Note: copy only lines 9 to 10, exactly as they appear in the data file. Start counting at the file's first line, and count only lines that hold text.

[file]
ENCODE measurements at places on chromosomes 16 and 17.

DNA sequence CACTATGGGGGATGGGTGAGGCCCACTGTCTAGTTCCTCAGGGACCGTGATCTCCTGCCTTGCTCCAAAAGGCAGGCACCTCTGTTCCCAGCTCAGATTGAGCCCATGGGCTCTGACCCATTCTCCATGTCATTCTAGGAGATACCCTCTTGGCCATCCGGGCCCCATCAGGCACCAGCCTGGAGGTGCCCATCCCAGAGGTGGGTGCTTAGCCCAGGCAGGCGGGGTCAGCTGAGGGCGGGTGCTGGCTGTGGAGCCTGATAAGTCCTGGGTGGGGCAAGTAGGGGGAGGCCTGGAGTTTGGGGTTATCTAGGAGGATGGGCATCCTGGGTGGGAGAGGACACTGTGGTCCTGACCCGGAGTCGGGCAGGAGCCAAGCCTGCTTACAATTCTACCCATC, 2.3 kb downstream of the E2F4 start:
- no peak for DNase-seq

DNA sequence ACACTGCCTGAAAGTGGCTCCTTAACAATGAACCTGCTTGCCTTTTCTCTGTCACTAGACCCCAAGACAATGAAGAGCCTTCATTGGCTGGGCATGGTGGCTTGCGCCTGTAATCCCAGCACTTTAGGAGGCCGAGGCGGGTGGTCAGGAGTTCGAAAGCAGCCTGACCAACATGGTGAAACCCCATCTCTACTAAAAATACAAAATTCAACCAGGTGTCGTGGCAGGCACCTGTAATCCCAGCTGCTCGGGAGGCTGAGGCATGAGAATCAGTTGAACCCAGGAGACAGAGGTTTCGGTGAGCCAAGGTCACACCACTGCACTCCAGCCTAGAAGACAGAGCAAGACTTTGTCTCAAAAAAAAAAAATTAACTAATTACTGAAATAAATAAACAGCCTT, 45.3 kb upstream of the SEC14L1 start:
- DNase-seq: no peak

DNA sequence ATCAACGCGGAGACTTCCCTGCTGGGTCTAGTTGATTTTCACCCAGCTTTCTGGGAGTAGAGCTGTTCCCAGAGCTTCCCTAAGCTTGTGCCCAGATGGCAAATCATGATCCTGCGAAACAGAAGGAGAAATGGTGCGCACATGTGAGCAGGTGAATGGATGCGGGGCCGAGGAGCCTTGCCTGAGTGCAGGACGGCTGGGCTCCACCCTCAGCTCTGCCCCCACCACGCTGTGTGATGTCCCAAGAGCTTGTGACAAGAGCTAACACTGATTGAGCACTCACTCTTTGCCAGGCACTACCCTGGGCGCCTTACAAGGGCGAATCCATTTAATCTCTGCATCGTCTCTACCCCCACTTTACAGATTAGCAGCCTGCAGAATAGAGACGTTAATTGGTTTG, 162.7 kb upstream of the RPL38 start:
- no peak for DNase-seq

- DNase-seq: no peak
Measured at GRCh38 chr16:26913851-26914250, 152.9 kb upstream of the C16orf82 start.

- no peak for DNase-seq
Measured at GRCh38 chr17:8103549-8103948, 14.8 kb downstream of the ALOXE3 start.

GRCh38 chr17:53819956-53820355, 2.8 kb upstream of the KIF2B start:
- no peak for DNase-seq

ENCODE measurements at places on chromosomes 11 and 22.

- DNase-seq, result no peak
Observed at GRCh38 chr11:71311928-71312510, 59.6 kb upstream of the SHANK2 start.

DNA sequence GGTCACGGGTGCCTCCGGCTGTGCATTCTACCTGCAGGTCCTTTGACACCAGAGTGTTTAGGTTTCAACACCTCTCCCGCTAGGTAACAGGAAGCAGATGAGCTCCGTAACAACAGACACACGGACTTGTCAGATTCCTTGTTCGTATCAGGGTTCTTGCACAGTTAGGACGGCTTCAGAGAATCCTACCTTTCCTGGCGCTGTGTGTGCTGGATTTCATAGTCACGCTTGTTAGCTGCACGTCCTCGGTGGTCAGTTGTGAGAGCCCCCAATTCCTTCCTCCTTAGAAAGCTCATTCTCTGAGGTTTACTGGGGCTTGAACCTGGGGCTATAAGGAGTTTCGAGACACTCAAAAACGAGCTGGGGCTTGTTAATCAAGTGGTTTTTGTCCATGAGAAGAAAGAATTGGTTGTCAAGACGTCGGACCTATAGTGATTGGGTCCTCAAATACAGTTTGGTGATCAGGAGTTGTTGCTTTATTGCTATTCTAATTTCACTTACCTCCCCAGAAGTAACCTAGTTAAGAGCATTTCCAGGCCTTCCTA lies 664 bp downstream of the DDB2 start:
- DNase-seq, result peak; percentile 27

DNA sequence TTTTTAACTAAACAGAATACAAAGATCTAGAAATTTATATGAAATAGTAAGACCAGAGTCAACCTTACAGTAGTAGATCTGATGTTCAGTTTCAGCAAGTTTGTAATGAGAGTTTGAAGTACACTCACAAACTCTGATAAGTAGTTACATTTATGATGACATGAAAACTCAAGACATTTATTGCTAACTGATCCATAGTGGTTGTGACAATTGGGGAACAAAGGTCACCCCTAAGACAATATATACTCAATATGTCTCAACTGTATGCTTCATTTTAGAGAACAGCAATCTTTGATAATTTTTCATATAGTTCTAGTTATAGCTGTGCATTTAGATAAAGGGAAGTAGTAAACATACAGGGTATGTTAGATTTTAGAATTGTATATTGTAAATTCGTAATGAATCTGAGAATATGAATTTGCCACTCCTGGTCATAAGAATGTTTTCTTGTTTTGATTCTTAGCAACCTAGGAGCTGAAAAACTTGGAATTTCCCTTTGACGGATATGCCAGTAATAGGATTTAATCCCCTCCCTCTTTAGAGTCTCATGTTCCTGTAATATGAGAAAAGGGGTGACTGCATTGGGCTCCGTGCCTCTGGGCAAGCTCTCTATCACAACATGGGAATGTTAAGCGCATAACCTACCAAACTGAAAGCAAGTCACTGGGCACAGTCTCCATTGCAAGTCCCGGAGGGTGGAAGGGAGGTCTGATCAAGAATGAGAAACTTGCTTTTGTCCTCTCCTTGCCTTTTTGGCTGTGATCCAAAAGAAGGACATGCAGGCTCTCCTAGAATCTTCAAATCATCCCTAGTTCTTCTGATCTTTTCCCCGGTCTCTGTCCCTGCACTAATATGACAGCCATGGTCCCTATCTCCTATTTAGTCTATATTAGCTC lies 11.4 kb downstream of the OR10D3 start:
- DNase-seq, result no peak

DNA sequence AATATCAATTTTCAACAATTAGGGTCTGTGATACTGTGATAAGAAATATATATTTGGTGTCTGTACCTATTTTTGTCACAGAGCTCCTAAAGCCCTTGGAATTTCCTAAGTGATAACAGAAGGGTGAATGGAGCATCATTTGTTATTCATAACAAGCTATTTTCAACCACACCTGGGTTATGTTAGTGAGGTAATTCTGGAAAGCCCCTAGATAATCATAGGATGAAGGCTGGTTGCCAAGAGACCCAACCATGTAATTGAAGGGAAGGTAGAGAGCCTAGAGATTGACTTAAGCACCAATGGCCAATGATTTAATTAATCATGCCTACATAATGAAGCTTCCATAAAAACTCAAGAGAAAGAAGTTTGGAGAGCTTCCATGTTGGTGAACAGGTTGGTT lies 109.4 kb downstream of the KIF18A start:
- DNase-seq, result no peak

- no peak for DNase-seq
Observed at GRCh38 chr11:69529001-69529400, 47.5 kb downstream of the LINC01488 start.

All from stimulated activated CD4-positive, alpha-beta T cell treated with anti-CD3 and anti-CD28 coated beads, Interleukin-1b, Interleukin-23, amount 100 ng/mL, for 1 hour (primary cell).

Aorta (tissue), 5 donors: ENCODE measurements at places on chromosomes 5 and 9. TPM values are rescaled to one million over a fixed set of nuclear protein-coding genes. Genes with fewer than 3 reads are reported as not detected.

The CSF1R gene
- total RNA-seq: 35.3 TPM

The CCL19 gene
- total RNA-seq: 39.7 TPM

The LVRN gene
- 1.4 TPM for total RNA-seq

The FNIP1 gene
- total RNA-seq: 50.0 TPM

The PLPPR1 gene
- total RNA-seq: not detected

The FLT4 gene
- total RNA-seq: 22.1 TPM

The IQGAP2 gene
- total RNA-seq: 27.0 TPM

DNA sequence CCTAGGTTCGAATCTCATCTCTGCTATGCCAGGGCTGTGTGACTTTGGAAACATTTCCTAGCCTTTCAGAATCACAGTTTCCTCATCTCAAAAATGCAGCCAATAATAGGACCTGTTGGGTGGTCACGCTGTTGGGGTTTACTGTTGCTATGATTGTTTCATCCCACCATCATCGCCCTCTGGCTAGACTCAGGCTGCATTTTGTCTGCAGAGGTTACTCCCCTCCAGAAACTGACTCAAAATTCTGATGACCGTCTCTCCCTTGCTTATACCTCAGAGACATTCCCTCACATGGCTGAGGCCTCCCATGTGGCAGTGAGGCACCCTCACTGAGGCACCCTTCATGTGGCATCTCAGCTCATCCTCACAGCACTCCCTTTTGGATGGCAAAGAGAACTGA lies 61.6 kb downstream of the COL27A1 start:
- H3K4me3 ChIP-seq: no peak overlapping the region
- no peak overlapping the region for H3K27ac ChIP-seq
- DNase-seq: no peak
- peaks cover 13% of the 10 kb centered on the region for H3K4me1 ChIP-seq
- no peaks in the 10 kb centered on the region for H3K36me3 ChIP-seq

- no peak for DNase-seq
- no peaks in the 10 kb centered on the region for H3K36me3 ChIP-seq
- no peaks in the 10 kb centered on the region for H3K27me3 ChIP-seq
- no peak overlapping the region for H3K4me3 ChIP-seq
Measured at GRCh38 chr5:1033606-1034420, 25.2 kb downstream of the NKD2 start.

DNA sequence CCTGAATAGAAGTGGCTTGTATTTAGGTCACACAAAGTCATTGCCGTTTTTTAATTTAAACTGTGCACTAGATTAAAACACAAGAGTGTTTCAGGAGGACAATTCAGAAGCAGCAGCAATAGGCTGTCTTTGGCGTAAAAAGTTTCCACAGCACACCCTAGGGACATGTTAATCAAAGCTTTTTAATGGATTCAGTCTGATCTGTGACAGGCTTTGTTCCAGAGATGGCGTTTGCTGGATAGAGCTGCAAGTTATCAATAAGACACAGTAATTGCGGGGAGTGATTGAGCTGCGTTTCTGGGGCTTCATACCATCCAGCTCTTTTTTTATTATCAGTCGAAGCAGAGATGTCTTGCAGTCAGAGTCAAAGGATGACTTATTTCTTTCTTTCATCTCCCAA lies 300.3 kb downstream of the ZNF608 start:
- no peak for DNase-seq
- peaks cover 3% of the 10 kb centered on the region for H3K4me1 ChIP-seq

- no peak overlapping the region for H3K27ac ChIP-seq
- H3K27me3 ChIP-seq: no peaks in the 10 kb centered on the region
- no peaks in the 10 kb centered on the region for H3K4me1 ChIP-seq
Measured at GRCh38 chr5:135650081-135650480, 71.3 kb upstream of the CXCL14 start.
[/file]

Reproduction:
Measured at GRCh38 chr16:26913851-26914250, 152.9 kb upstream of the C16orf82 start.

- no peak for DNase-seq